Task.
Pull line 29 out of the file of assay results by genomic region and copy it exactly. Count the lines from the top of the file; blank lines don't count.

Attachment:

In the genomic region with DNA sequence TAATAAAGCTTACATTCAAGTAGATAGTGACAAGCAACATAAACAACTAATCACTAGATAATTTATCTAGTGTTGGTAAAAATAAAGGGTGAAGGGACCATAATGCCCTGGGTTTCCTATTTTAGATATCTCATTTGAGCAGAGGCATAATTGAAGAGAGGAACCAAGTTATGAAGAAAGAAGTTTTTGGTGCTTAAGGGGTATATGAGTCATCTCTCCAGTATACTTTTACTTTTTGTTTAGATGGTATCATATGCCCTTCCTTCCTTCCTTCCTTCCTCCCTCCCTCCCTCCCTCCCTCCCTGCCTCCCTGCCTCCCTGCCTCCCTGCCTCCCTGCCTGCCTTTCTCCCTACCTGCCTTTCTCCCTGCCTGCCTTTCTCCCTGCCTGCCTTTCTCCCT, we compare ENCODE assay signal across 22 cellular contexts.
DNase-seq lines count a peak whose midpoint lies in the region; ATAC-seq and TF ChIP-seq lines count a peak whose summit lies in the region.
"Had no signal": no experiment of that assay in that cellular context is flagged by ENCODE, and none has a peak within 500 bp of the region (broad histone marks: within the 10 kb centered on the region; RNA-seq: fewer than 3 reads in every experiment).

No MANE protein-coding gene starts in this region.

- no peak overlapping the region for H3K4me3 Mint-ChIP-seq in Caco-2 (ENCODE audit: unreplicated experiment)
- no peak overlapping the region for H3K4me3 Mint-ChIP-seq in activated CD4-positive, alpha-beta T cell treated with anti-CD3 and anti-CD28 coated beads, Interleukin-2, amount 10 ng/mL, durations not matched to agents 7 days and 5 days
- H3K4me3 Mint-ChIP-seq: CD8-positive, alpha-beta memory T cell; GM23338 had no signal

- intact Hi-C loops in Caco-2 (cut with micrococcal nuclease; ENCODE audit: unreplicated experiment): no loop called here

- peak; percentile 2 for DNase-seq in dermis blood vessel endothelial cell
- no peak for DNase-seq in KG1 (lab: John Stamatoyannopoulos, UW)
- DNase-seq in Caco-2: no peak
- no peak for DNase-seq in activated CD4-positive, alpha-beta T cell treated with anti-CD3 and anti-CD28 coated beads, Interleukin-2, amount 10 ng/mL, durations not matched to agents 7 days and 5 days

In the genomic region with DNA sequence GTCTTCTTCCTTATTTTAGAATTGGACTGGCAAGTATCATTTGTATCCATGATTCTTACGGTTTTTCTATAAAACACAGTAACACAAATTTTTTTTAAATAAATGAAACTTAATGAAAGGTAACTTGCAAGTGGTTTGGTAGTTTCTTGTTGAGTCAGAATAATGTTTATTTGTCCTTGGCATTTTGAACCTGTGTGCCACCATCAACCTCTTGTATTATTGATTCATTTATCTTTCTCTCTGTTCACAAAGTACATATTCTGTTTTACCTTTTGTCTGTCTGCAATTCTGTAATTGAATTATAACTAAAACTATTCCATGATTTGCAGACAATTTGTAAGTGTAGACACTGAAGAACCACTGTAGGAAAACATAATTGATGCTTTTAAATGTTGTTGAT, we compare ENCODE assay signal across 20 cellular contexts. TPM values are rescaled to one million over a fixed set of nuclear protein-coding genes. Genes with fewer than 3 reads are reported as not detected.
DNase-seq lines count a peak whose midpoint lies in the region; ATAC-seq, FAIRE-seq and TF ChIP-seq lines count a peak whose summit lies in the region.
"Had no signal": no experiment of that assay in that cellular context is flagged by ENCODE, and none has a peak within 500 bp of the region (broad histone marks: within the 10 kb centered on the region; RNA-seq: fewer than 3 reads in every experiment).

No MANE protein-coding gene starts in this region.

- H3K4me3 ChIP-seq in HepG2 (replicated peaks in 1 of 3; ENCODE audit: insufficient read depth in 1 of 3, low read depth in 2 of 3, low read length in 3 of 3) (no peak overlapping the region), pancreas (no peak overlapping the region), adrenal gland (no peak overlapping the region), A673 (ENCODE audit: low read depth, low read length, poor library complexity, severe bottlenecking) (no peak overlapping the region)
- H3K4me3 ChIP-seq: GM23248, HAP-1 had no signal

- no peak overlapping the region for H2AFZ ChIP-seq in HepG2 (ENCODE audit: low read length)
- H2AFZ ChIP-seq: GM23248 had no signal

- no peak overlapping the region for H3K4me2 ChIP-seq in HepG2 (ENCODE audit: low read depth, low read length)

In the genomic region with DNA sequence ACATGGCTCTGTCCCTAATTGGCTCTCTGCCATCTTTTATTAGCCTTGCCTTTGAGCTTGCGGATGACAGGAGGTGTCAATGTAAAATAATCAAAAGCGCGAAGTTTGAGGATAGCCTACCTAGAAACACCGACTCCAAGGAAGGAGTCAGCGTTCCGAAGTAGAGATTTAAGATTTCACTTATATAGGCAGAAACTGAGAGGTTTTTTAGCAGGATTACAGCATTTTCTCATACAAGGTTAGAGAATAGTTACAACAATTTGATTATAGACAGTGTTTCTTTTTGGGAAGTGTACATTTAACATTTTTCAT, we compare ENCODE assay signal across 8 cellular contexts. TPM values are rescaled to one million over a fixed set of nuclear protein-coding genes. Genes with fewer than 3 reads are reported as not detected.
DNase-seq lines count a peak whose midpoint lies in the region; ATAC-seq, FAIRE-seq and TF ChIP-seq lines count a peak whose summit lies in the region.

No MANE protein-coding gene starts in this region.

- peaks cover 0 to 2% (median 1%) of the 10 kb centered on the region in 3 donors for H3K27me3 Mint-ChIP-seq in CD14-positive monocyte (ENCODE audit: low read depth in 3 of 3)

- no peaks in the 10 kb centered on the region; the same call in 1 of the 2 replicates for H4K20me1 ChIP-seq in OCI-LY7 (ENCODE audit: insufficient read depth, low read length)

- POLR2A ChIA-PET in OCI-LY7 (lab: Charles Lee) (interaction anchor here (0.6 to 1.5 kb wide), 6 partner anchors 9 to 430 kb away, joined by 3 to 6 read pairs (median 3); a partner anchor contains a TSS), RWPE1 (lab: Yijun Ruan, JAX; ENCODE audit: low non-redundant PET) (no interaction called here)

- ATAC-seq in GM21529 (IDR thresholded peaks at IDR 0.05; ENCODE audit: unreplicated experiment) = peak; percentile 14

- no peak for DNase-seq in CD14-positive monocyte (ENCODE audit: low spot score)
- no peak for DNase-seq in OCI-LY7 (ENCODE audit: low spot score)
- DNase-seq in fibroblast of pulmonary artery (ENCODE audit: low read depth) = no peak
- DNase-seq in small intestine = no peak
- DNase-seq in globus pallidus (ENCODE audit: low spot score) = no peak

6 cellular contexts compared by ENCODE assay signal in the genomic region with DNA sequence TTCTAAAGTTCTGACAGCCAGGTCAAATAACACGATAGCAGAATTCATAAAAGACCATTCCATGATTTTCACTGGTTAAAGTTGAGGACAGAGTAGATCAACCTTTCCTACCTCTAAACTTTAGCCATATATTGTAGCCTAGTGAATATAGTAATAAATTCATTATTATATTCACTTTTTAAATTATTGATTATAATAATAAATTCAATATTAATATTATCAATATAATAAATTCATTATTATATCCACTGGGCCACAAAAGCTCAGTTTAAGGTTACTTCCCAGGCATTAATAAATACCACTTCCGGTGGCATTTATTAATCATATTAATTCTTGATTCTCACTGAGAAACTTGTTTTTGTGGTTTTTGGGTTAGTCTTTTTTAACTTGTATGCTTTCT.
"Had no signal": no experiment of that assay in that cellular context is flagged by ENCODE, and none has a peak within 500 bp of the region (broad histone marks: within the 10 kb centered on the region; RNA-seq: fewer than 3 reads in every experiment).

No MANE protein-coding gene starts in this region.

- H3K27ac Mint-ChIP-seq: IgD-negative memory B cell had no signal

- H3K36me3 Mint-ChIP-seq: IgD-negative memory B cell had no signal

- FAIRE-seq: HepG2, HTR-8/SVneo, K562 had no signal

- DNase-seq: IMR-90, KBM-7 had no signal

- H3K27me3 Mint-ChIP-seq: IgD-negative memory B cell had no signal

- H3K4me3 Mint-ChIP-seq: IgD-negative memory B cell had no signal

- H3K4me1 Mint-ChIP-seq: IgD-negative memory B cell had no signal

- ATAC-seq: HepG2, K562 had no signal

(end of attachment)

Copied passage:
- no peak for DNase-seq in CD14-positive monocyte (ENCODE audit: low spot score)